Investors are growing uneasy about inflation
NEW YORK » Wall Street closed mixed yesterday, with blue chips falling and technology stocks managing a slight gain while investors tussled with their concerns about inflation and the overall health of the economy.
Lower oil prices that have helped drive stock rallies in recent days remained a bright spot, but another drop in crude yesterday wasn't enough to offset investor concerns about inflation ahead of next week's Federal Reserve meeting. Investors grew uneasy yesterday after the Labor Department reported import prices rose a larger than expected 0.8 percent in August.
The Commerce Department said sales rose an anemic 0.2 percent last month, and although Wall Street expected a decline, some investors worried that consumer spending was losing momentum. The modest increase in retail sales followed a 1.4 percent rise in July.
Yesterday's relatively quiet session wasn't a surprise after sharp rallies earlier in the week -- the gains were actually a little unexpected for some market watchers.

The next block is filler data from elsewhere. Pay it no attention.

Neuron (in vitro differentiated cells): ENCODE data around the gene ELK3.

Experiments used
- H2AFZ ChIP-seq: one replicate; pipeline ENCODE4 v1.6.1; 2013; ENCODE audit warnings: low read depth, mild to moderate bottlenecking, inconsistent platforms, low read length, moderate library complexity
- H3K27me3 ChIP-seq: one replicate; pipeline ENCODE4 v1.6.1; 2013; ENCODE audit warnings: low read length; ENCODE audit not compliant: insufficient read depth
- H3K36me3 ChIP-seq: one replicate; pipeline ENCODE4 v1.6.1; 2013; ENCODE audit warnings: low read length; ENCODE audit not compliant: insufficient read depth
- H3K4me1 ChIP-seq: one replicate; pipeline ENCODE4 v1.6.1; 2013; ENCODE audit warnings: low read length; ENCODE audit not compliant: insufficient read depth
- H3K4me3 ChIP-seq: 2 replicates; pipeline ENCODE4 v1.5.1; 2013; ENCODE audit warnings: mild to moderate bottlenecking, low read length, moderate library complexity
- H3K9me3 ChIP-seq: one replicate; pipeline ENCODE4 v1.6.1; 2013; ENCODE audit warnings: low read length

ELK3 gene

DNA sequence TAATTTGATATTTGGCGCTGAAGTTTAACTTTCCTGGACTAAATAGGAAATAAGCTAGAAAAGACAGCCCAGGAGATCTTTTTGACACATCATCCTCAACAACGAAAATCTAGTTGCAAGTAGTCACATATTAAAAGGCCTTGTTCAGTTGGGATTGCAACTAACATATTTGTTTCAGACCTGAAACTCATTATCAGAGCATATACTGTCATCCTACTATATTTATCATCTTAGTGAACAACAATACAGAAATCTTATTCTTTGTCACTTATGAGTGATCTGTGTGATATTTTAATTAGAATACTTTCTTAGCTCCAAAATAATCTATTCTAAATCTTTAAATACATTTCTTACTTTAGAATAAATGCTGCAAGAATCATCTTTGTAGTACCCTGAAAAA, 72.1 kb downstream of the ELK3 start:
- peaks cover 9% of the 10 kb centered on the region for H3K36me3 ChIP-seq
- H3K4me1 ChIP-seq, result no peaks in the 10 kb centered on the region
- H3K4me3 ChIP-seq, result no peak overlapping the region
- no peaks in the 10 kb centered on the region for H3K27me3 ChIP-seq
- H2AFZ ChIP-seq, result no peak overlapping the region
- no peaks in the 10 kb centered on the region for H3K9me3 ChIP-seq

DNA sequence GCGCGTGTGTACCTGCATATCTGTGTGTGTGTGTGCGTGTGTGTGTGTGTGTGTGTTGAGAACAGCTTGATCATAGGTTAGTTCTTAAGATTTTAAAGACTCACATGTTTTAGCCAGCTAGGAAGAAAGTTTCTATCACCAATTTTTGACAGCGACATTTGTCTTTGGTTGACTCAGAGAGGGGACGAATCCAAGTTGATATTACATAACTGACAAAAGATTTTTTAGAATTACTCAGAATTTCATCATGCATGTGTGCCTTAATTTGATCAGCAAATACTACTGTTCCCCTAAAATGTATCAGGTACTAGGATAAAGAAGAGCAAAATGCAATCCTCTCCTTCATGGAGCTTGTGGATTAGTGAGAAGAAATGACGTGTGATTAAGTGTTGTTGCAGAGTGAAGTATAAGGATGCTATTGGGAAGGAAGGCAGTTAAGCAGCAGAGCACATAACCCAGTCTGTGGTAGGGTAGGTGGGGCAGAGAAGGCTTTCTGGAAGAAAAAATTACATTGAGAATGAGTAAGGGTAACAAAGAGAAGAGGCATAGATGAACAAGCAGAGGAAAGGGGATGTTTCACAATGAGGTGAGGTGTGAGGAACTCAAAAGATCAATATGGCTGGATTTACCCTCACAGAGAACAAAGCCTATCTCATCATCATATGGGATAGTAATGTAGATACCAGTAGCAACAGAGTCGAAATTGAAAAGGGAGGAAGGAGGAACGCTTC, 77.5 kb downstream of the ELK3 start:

"Everyone knew you couldn't make money in September," said Richard E. Cripps, chief market strategist with Stifel Nicolaus. He contends some investors who regard September as a consistently weak month for the markets and perhaps an indicator of how Wall Street will finish the year have been caught off guard by the recent rally. But Thursday's decline was quite muted.
Oil prices fell even after the United States reported a drop in crude inventories on Wednesday. A barrel of crude fell 75 cents to settle at $63.22 a barrel on the New York Mercantile Exchange.
The Dow Jones industrial average fell 15.93, or 0.14 percent, to 11,527.39.
Broader stock indicators were mixed. The Standard & Poor's 500 index was down 1.79, or 0.14 percent, to 1,316.28 while the technology-heavy Nasdaq composite index gained 1.06, or 0.05 percent, to 2,228.73.
Bonds fell, with the yield on the benchmark 10-year Treasury note rising to 4.79 percent from 4.76 percent late Wednesday. The dollar was up against other major currencies, while gold prices fell.
More economic news came from the Labor Department, which reported that the number of Americans filing claims for unemployment benefits fell to 308,000 last week, down by 5,000 from the previous week. The drop pushed claims to a seven-week low.
After the stock market rose amid a paucity of economic numbers earlier in the week, investors have been eager to get their hands on a few key pieces of data.